Freud’s second wife was Caroline Blackwood, of whom he observed: “She had this strange sort of Irish nose and then, because of smoking all the time, several hundred a day, her nostrils were tinged with black like the entrance to a tunnel, which I must say I loved. She smoked in her sleep. When she lit a cigarette the match always went out and I used to watch in fascination. After five, six, seven, eight, matches she just got a light, but she never ever held it downwards, it always went up and then went out.” I quote the passage because it is emblematic of much of Feaver’s biography, which relies extensively on his almost daily conversations with the painter over several decades.
The marriage to Caroline Blackwood also ended in divorce (she left him). “Marriage did not suit Freud….” He wanted, instead, the freshness of sex with women he hardly knew. In a profile of Freud for Art News in Review (1955), David Sylvester wrote, “Lucian Freud has succeeded Dylan Thomas as the legendary figure of the younger generation. It is partly his patronymic that intrigues, partly his physiognomy, but chiefly his knack of making the outrageous appear commonsensical and his refusal ever to disclose why, at any moment, he is behaving as he is and not in some other way….” And then Sylvester adds the following more damning remark: “Freud has a genius for bringing out the worst in people.”
One curious aspect of his life was his driving and the luxurious but banged-up automobiles he often owned. Always speeding, there were constant accidents; he would be fined and then lose his license, but that didn’t stop him from driving. Was he unable to judge depth? Feaver doesn’t say. And then there’s the gambling, increasingly addictive for Freud, but if he painted the elite he could pay off his loses with paintings. “I was always in debt,” he observed “Bailiffs I was always on good terms with. Winning is like sex. Better than sex.” What might his grandfather think of that observation?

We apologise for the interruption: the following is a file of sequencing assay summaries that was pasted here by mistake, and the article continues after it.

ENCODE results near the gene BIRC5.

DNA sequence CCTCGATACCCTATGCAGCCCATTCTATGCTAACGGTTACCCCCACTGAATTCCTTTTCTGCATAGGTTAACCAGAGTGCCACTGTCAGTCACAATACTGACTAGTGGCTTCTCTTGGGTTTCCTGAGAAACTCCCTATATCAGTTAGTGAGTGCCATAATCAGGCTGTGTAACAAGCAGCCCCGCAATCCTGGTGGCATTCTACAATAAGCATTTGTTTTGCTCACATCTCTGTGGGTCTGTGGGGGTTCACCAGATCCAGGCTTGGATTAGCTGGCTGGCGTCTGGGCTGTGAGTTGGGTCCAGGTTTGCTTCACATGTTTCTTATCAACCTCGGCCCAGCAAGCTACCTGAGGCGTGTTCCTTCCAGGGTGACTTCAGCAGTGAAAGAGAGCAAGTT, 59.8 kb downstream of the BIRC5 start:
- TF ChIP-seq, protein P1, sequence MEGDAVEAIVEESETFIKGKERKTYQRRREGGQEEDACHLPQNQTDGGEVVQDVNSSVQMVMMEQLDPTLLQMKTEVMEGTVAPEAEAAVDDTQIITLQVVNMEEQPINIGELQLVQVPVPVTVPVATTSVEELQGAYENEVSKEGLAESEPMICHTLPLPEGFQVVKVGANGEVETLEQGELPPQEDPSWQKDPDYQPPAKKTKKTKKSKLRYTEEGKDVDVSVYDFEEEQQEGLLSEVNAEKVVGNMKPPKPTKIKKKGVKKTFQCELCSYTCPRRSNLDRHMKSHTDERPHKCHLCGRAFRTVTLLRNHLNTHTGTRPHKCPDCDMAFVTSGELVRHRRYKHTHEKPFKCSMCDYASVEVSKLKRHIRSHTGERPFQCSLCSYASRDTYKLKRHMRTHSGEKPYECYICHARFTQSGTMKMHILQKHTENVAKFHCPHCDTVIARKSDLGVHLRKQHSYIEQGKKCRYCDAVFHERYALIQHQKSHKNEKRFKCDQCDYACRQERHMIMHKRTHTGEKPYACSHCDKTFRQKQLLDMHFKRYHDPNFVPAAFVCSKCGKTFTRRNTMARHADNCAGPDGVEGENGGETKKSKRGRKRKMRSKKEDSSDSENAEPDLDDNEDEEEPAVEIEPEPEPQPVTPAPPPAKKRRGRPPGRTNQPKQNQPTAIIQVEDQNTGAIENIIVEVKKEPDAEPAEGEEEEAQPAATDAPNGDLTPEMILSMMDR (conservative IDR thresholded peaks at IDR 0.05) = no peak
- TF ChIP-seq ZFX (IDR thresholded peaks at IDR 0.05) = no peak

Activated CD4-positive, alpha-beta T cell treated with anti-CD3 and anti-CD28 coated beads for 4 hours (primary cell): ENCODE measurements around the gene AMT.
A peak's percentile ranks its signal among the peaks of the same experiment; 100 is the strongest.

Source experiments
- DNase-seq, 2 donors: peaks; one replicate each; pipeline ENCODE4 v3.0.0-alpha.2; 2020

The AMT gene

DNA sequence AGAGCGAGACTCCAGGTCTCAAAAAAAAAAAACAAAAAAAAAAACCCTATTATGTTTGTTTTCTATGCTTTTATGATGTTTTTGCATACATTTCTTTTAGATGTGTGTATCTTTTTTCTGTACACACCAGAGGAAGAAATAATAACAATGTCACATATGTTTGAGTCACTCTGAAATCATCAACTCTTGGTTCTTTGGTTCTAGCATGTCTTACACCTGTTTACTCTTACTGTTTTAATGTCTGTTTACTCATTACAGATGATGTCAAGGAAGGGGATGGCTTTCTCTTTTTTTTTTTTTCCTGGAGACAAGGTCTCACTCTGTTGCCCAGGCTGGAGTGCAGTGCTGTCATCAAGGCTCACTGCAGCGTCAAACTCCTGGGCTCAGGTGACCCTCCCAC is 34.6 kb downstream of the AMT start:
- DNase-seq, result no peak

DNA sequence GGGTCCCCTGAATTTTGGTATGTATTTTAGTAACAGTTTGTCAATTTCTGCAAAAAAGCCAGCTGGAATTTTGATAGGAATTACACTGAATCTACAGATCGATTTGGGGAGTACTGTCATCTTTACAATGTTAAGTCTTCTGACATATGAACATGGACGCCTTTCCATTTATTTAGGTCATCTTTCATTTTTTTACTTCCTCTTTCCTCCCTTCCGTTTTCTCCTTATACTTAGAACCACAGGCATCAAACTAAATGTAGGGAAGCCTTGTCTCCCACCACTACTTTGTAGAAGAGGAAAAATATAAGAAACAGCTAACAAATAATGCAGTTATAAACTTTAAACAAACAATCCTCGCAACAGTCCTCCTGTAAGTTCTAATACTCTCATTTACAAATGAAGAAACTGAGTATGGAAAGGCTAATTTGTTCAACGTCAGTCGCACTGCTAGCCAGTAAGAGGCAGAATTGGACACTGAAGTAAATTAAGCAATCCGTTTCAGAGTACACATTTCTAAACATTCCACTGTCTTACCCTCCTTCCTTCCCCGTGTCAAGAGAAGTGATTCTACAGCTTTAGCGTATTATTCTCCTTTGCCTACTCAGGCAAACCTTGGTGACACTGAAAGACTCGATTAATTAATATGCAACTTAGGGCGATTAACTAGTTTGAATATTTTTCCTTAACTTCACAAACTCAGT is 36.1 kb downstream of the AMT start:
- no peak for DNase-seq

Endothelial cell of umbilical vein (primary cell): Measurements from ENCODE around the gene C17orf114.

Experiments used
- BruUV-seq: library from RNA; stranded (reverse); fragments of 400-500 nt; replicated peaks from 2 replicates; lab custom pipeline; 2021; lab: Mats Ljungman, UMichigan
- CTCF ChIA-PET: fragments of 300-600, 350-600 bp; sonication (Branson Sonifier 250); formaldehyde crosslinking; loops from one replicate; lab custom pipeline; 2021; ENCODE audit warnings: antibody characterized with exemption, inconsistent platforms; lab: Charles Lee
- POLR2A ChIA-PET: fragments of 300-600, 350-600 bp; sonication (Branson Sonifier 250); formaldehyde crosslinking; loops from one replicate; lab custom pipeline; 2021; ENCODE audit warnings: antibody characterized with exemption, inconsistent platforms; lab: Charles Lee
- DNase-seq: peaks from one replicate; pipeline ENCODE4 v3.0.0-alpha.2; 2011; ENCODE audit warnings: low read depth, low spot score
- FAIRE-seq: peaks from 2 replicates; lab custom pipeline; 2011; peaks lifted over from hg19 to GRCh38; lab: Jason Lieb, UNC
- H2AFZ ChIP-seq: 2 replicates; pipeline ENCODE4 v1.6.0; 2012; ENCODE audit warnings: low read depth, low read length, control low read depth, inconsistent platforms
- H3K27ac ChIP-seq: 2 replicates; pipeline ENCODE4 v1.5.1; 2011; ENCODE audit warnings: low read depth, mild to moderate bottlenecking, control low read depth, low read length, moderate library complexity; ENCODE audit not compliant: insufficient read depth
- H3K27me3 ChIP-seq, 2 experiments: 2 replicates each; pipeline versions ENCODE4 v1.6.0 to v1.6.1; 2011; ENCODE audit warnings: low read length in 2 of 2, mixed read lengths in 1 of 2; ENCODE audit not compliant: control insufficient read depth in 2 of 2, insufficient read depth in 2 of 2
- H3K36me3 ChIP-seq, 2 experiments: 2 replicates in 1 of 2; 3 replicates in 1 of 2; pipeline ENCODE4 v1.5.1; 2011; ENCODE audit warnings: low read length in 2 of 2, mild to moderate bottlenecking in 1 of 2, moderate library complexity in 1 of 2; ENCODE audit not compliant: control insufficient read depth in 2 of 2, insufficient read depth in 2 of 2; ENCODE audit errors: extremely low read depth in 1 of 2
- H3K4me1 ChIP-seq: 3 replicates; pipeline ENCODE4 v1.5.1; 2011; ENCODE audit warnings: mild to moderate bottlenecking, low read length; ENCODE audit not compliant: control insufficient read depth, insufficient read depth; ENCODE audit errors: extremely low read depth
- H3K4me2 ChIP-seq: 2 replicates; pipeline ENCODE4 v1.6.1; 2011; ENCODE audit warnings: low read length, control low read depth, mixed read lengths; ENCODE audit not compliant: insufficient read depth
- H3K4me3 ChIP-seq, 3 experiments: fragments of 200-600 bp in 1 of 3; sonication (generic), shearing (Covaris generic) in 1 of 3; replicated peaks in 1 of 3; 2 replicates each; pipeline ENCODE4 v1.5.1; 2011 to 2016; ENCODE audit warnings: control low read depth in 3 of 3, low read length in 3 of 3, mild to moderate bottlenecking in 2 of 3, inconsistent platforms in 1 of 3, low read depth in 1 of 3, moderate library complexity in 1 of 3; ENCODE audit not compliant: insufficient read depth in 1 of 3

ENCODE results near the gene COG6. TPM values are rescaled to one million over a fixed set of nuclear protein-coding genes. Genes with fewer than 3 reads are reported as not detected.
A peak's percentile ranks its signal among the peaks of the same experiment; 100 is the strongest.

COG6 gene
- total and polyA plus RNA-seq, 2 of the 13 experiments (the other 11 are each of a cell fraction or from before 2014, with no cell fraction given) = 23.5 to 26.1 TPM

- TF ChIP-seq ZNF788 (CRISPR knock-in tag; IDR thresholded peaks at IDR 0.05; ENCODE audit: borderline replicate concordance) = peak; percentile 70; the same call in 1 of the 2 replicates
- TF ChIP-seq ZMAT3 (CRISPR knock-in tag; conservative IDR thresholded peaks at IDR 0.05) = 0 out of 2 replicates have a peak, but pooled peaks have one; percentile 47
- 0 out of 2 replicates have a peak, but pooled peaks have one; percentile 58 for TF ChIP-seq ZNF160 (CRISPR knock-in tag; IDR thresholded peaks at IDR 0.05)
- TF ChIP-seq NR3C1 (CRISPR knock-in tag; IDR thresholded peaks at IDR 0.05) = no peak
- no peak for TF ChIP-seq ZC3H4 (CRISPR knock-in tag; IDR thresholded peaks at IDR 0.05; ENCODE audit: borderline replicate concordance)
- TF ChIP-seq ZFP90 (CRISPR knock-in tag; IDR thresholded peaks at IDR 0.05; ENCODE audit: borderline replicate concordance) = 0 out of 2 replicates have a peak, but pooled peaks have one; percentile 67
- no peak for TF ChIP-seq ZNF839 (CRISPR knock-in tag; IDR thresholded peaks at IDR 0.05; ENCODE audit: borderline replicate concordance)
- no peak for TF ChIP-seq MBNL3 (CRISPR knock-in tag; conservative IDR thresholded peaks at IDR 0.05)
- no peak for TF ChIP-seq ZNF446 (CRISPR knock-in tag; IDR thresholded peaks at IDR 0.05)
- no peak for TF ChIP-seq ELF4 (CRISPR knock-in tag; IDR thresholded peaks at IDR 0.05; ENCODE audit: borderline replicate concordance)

And yet, the women clung to him, resulting in twelve illegitimate children. You read that correctly: twelve. He obviously had some kind of magic. Suzy Boyt (also a painter) had three children by him. Forty years later, she told him, “I’d like to thank you for the children….” Another woman had four. Freud’s mother supported a number of his children from these liaisons, and he would take some of them out to lunch as they grew older. He broke other taboos. He painted one of his daughters naked when she was fourteen or fifteen. His paintings, often bordering on the grotesque, prompted one critic to refer to his style as “obsessively detached realism.” Unfortunately, there still wasn’t sufficient income from his work to sustain his lifestyle. As William Feaver concludes his biography, “Nearing his fifties, he found himself of an age to be increasingly conscious of time dwindling and painting therefore all the more his most intimate concern.”
William Feaver’s The Lives of Lucian Freud: The Restless Years, 1922-1968 is an extraordinary biography, especially in its extended detail. I say “extended” because of its often-gossipy form, including so much information about other people that might be considered irrelevant. Here, for example, only part of a paragraph about one of his subjects:
“That girl, marmoreal on a mattress in front of the dark fireplace, was Zoe Hicks, a daughter of Augustus John by Chiquita, a South American model. Joan Wyndham, who had been in the WAAF with her, said that she had ‘slanting gypsy eyes and the greasy hair of all the Augusta Johns.’ Freud disputed this (it was, he said, the skin that was greasy), but he was stimulated by the connection. ‘When, at sixteen, Chiquita had sat and lain for Augusta John she was excited to be pregnant and knitted garments so tiny they’d just go on a frog.’ The frog was Zoe, born in 1923, initially fostered with a policeman’s family in Islington then appropriated, briefly, by Eve Fleming, Ian Fleming’s mother, who, if she could not have a child by Augustus John—as she was eventually to do—thought the next best thing was to kidnap a live child of his. Chiquita married Michael Birkbeck, whom Freud remembered as ‘a squirearchial drunk supposedly on his uppers though he owed a Snyders; he’d go in the pub and say, “We got some Rubenses in my house,”’ and they set his coat tail alight when he went home.”
You almost need a flow chart to follow all the relationships; you certainly need to read the paragraph more than once to follow it, but what it represents, mostly, is the unbelievable amount of research that when into Feaver’s book, impressive as hell. It’s one of the lushest biographies I have ever read.
The Lives of Lucian Freud: The Restless Years, 1922-1968.